Ukrainian-born Yankev Leshchinsky (1876–1966) was the leading scholarly and journalistic analyst of Eastern European Jewish socioeconomic and political life from the 1920s to the 1950s. Known as “the dean of Jewish sociologists” and “the father of Jewish demography,” Leshchinsky published a series of insightful and moving essays in Yiddish on Polish Jewry between 1927 and 1937. Despite heightened interest in interwar Jewish communities in Poland in recent years, these essays (like most of Leshchinsky’s works) have never been translated into English.
The Last Years of Polish Jewry helps to rectify this situation by translating some of Leshchinsky’s key essays. A thoughtful Introduction by Robert Brym provides the context of the author’s life and work.
The essays in this volume, based on years of research and first-hand observation, focus on the period 1927–33. The rise of militant Polish nationalism and the ensuing anti-Jewish boycotts and pogroms; the increasing exclusion of Jews from government employment and the universities; the destitution, hunger, suicide, and efforts to emigrate that characterized Jewish life; the psychological toll taken by mass uncertainty and hopelessness—all this falls within the author’s ambit. There is no work in English that comes close to the range and depth of Leshchinsky’s essays on the last years of the three million Polish Jews who were to perish at the hand of the Nazi regime.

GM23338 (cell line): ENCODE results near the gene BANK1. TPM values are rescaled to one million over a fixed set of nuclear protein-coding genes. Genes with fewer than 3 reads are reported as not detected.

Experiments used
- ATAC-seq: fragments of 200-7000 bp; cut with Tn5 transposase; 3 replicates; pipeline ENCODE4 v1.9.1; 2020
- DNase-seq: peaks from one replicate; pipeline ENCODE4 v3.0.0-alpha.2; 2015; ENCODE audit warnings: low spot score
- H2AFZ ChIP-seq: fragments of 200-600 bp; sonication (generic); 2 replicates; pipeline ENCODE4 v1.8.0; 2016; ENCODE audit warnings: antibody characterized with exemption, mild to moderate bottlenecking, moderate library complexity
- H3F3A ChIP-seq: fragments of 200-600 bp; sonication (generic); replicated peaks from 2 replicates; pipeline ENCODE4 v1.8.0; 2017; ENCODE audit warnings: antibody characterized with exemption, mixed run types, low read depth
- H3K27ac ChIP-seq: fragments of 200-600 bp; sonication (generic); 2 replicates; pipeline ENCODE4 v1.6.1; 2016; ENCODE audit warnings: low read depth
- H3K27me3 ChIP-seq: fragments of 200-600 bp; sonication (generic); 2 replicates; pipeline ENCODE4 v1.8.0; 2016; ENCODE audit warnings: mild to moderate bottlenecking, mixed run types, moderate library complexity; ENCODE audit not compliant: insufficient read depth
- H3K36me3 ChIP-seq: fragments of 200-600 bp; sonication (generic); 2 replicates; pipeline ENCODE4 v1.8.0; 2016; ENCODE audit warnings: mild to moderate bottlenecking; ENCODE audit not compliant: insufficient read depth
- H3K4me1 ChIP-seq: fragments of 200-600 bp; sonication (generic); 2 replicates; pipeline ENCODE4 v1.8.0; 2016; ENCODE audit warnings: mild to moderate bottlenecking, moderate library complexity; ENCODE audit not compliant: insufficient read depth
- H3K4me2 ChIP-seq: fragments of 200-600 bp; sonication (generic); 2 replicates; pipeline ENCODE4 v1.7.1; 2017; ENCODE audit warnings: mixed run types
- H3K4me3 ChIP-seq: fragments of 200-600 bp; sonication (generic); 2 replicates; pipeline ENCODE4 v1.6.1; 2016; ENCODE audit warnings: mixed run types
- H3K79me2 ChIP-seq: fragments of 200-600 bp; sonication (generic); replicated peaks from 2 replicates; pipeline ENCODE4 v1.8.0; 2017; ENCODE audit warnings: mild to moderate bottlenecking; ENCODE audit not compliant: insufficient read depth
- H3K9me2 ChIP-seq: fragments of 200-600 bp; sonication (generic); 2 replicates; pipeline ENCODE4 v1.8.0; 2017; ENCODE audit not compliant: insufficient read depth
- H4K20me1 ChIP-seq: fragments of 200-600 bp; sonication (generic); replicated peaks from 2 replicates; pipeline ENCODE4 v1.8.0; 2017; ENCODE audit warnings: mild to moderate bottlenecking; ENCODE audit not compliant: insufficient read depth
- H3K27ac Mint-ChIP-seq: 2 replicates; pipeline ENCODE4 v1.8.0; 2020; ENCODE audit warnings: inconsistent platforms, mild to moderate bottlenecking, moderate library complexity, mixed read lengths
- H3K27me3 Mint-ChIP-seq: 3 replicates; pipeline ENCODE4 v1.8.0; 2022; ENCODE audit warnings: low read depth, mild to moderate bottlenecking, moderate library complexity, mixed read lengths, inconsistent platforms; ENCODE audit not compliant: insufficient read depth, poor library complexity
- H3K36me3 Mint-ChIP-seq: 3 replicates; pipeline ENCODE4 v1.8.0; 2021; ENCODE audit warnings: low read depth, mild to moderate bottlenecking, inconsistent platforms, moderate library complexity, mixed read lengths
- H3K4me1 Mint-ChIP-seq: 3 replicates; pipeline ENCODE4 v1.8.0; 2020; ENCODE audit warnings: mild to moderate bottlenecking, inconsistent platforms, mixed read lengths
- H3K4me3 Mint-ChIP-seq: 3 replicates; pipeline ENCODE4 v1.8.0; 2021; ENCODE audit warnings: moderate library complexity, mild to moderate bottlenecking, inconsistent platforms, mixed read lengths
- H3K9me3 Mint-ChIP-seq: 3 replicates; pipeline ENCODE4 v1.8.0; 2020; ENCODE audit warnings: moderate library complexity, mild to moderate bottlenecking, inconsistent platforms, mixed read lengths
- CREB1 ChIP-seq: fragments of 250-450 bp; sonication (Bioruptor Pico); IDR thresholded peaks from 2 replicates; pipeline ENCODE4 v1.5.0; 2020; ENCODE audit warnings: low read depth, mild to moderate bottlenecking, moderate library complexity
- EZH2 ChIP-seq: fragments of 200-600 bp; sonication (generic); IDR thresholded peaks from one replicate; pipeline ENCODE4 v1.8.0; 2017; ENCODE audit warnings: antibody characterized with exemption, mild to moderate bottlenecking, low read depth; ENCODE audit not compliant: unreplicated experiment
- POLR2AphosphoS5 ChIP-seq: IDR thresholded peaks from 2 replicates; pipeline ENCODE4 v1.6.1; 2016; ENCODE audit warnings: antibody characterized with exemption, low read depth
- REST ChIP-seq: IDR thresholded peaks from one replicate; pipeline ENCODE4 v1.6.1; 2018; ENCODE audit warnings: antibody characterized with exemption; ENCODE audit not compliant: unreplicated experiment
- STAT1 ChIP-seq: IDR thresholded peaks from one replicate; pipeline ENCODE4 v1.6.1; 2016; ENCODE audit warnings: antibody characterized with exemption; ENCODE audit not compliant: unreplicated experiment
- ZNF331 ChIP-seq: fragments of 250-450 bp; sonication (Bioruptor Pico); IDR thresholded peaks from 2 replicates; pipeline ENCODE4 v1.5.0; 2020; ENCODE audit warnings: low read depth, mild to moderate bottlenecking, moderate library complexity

This book will be of interest to researchers and students of Eastern European history and society, especially those with an interest in Eastern Europe’s Jewish communities on the brink of the Holocaust.